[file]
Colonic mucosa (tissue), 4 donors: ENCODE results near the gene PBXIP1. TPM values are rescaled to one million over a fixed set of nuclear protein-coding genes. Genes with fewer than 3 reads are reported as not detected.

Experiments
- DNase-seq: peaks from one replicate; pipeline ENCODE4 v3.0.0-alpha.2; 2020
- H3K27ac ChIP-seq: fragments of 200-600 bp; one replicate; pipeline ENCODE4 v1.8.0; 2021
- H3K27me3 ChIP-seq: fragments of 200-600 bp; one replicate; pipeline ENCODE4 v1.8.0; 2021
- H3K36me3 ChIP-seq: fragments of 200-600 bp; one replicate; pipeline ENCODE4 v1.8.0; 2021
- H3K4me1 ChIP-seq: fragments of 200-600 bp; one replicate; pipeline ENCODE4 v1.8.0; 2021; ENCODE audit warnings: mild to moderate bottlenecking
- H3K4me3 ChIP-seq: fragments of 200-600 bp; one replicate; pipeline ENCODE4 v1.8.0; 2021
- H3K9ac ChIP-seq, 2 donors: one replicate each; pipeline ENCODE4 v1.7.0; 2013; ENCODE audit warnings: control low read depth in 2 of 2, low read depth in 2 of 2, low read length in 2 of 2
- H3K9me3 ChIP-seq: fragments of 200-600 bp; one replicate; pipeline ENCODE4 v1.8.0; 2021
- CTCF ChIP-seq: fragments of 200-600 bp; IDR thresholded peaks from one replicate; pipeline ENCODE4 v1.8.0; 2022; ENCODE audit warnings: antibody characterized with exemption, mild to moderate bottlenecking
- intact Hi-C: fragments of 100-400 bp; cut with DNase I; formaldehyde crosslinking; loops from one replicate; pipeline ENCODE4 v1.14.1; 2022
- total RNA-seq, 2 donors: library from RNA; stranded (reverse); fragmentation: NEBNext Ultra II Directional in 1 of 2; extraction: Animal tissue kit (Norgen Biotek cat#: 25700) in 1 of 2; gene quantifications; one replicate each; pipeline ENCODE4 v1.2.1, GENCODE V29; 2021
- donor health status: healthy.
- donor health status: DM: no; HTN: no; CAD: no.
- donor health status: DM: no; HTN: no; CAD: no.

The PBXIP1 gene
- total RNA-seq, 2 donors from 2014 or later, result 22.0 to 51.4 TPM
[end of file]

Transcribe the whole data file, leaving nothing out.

Colonic mucosa (tissue), 4 donors: ENCODE results near the gene PBXIP1. TPM values are rescaled to one million over a fixed set of nuclear protein-coding genes. Genes with fewer than 3 reads are reported as not detected.

Experiments
- DNase-seq: peaks from one replicate; pipeline ENCODE4 v3.0.0-alpha.2; 2020
- H3K27ac ChIP-seq: fragments of 200-600 bp; one replicate; pipeline ENCODE4 v1.8.0; 2021
- H3K27me3 ChIP-seq: fragments of 200-600 bp; one replicate; pipeline ENCODE4 v1.8.0; 2021
- H3K36me3 ChIP-seq: fragments of 200-600 bp; one replicate; pipeline ENCODE4 v1.8.0; 2021
- H3K4me1 ChIP-seq: fragments of 200-600 bp; one replicate; pipeline ENCODE4 v1.8.0; 2021; ENCODE audit warnings: mild to moderate bottlenecking
- H3K4me3 ChIP-seq: fragments of 200-600 bp; one replicate; pipeline ENCODE4 v1.8.0; 2021
- H3K9ac ChIP-seq, 2 donors: one replicate each; pipeline ENCODE4 v1.7.0; 2013; ENCODE audit warnings: control low read depth in 2 of 2, low read depth in 2 of 2, low read length in 2 of 2
- H3K9me3 ChIP-seq: fragments of 200-600 bp; one replicate; pipeline ENCODE4 v1.8.0; 2021
- CTCF ChIP-seq: fragments of 200-600 bp; IDR thresholded peaks from one replicate; pipeline ENCODE4 v1.8.0; 2022; ENCODE audit warnings: antibody characterized with exemption, mild to moderate bottlenecking
- intact Hi-C: fragments of 100-400 bp; cut with DNase I; formaldehyde crosslinking; loops from one replicate; pipeline ENCODE4 v1.14.1; 2022
- total RNA-seq, 2 donors: library from RNA; stranded (reverse); fragmentation: NEBNext Ultra II Directional in 1 of 2; extraction: Animal tissue kit (Norgen Biotek cat#: 25700) in 1 of 2; gene quantifications; one replicate each; pipeline ENCODE4 v1.2.1, GENCODE V29; 2021
- donor health status: healthy.
- donor health status: DM: no; HTN: no; CAD: no.
- donor health status: DM: no; HTN: no; CAD: no.

The PBXIP1 gene
- total RNA-seq, 2 donors from 2014 or later, result 22.0 to 51.4 TPM